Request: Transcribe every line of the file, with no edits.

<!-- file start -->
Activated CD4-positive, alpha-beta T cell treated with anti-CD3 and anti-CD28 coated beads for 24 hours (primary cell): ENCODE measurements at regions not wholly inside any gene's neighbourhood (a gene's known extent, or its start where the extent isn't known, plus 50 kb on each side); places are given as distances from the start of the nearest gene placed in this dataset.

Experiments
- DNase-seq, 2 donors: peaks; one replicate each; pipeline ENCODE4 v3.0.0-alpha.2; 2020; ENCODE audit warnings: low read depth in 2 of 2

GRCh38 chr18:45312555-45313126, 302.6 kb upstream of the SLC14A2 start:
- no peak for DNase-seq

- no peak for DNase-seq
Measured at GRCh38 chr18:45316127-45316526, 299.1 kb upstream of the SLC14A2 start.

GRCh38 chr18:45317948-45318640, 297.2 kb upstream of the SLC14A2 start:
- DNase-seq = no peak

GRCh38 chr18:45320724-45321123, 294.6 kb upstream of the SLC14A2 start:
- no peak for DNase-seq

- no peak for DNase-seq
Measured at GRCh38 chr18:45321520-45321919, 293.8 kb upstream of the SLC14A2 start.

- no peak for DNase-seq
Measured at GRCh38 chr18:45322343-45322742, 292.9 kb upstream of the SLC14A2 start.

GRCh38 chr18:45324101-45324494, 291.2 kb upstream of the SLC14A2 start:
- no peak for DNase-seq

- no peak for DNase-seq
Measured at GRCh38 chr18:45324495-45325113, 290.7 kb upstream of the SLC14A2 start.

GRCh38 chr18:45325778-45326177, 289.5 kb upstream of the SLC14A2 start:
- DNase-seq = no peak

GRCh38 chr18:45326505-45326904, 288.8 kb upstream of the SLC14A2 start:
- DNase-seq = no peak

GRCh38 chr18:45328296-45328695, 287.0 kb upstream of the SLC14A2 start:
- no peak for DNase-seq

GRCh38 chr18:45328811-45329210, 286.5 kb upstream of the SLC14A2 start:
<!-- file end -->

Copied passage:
Activated CD4-positive, alpha-beta T cell treated with anti-CD3 and anti-CD28 coated beads for 24 hours (primary cell): ENCODE measurements at regions not wholly inside any gene's neighbourhood (a gene's known extent, or its start where the extent isn't known, plus 50 kb on each side); places are given as distances from the start of the nearest gene placed in this dataset.

Experiments
- DNase-seq, 2 donors: peaks; one replicate each; pipeline ENCODE4 v3.0.0-alpha.2; 2020; ENCODE audit warnings: low read depth in 2 of 2

GRCh38 chr18:45312555-45313126, 302.6 kb upstream of the SLC14A2 start:
- no peak for DNase-seq

- no peak for DNase-seq
Measured at GRCh38 chr18:45316127-45316526, 299.1 kb upstream of the SLC14A2 start.

GRCh38 chr18:45317948-45318640, 297.2 kb upstream of the SLC14A2 start:
- DNase-seq = no peak

GRCh38 chr18:45320724-45321123, 294.6 kb upstream of the SLC14A2 start:
- no peak for DNase-seq

- no peak for DNase-seq
Measured at GRCh38 chr18:45321520-45321919, 293.8 kb upstream of the SLC14A2 start.

- no peak for DNase-seq
Measured at GRCh38 chr18:45322343-45322742, 292.9 kb upstream of the SLC14A2 start.

GRCh38 chr18:45324101-45324494, 291.2 kb upstream of the SLC14A2 start:
- no peak for DNase-seq

- no peak for DNase-seq
Measured at GRCh38 chr18:45324495-45325113, 290.7 kb upstream of the SLC14A2 start.

GRCh38 chr18:45325778-45326177, 289.5 kb upstream of the SLC14A2 start:
- DNase-seq = no peak

GRCh38 chr18:45326505-45326904, 288.8 kb upstream of the SLC14A2 start:
- DNase-seq = no peak

GRCh38 chr18:45328296-45328695, 287.0 kb upstream of the SLC14A2 start:
- no peak for DNase-seq

GRCh38 chr18:45328811-45329210, 286.5 kb upstream of the SLC14A2 start: